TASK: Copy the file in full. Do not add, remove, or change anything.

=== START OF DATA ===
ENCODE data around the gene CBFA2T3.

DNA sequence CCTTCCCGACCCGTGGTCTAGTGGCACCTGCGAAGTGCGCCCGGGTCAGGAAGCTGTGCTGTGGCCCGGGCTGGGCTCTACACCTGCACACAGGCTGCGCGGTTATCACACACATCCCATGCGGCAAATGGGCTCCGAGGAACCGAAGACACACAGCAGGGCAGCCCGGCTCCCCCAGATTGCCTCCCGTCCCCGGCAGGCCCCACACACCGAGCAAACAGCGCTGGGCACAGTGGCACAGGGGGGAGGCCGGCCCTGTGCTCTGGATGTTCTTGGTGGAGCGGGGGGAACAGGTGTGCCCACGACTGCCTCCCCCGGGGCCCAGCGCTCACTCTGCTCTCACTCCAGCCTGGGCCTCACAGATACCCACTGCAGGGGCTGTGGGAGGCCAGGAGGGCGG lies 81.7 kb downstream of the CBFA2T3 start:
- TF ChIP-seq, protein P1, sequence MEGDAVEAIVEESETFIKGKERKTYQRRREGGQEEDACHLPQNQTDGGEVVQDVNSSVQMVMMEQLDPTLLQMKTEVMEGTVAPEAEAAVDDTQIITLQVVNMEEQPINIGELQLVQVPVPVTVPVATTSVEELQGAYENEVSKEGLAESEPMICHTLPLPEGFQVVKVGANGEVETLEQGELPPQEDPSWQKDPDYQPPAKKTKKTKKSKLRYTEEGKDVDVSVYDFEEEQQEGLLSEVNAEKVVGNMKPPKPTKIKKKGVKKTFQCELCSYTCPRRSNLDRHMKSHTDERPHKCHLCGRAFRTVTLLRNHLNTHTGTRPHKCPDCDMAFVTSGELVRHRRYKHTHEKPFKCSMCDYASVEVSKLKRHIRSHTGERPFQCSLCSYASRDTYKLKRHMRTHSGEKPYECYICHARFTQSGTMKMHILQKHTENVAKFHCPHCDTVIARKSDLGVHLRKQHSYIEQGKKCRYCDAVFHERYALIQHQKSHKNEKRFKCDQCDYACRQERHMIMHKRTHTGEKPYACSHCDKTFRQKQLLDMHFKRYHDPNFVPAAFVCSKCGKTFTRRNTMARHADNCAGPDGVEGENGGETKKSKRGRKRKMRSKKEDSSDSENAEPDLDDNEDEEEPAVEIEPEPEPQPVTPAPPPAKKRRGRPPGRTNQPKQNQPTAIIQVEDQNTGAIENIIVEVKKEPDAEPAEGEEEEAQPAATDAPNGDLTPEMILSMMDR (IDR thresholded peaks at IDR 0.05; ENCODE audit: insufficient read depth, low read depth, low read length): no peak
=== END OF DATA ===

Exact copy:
ENCODE data around the gene CBFA2T3.

DNA sequence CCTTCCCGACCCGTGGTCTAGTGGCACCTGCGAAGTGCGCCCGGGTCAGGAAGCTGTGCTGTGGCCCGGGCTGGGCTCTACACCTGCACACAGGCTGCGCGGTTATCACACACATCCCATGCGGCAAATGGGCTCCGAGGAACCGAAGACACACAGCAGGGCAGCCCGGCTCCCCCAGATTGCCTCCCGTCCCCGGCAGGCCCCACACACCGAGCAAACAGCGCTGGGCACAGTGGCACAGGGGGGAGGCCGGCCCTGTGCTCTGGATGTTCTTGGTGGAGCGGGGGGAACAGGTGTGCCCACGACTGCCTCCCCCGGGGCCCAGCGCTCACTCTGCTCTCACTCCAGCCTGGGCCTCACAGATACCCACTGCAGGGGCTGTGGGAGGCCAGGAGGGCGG lies 81.7 kb downstream of the CBFA2T3 start:
- TF ChIP-seq, protein P1, sequence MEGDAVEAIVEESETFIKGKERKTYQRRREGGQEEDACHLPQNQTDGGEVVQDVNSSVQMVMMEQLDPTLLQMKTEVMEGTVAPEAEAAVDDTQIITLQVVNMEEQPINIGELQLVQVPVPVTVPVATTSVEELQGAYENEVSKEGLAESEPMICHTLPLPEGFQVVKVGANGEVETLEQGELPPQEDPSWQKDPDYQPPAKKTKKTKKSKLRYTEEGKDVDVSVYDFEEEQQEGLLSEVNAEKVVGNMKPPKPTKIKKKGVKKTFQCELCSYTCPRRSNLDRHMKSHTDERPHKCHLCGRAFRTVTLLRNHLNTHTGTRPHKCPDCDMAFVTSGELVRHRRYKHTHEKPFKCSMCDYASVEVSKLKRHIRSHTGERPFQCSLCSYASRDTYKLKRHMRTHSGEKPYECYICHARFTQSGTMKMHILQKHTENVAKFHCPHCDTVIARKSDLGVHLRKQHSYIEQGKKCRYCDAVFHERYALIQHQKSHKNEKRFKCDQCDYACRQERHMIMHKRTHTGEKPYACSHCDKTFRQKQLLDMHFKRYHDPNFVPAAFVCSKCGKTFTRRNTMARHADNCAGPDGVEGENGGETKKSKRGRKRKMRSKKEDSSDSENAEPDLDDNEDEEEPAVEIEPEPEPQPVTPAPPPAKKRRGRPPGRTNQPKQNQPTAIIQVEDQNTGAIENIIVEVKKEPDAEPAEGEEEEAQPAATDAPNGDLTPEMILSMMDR (IDR thresholded peaks at IDR 0.05; ENCODE audit: insufficient read depth, low read depth, low read length): no peak